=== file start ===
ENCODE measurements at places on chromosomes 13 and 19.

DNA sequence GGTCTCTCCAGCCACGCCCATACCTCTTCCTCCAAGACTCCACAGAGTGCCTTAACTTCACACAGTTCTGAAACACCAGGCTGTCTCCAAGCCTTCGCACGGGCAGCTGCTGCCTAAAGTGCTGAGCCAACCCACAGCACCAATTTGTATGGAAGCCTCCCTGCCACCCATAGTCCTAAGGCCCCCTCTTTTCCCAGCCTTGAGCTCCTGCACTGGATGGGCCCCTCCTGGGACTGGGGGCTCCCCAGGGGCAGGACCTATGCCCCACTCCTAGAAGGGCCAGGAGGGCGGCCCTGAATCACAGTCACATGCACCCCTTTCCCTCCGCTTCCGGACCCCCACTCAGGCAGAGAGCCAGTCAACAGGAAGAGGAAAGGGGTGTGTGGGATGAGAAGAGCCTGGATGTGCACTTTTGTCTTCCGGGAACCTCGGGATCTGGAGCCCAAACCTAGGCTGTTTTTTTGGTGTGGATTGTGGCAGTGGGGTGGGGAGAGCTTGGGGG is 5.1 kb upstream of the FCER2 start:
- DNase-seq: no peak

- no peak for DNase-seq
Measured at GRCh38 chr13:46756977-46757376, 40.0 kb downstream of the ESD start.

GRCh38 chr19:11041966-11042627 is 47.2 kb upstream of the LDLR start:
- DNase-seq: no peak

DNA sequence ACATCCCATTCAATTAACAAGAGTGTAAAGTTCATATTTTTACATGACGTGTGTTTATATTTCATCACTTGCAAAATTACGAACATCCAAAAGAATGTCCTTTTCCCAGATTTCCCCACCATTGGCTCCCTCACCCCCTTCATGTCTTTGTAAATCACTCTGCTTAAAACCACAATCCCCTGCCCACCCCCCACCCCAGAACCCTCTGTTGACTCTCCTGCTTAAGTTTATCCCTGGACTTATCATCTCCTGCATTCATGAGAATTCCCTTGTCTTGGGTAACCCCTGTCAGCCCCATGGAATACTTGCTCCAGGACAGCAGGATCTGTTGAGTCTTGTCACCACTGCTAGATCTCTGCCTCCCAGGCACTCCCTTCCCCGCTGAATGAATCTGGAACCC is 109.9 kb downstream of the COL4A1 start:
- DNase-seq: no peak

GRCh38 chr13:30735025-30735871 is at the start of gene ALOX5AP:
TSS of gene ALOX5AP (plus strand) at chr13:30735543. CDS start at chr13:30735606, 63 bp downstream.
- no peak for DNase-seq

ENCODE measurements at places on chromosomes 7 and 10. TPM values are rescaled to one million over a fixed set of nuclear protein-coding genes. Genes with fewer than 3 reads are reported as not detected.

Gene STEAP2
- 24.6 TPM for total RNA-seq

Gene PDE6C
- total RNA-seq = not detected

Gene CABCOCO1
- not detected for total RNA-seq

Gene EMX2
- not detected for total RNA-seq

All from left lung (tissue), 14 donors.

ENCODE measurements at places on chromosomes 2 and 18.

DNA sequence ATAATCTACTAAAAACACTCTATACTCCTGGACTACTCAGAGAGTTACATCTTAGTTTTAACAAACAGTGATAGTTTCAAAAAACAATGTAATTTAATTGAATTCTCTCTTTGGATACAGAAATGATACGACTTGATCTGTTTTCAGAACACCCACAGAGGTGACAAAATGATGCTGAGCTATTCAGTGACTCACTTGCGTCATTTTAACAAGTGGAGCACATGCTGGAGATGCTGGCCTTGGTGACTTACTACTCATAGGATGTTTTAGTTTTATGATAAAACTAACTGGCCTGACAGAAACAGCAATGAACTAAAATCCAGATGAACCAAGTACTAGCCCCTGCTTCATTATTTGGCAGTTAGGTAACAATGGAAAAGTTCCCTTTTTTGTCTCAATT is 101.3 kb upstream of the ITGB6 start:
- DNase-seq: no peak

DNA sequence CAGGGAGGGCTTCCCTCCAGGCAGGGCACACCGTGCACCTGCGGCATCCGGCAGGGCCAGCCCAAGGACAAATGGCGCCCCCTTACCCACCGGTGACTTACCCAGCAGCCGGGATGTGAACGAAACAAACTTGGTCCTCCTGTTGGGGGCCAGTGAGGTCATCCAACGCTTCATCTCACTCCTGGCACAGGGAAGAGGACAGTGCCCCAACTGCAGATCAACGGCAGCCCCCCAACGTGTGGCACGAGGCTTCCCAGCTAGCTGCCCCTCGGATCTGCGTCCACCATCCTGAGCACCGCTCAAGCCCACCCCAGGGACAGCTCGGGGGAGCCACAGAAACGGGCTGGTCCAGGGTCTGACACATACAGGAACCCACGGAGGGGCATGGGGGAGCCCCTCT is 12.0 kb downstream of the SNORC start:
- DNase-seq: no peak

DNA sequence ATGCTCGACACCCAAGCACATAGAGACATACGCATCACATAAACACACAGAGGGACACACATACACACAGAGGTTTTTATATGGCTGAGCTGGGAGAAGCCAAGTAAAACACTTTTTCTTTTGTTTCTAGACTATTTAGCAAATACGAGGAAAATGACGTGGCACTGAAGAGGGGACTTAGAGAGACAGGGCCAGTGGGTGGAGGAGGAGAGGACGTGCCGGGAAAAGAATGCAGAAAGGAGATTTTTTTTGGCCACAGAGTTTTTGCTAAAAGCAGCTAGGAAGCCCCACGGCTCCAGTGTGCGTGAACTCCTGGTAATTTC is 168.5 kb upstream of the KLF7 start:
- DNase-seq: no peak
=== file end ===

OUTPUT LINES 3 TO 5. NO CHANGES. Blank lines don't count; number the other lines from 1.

- DNase-seq: no peak

- no peak for DNase-seq
Measured at GRCh38 chr13:46756977-46757376, 40.0 kb downstream of the ESD start.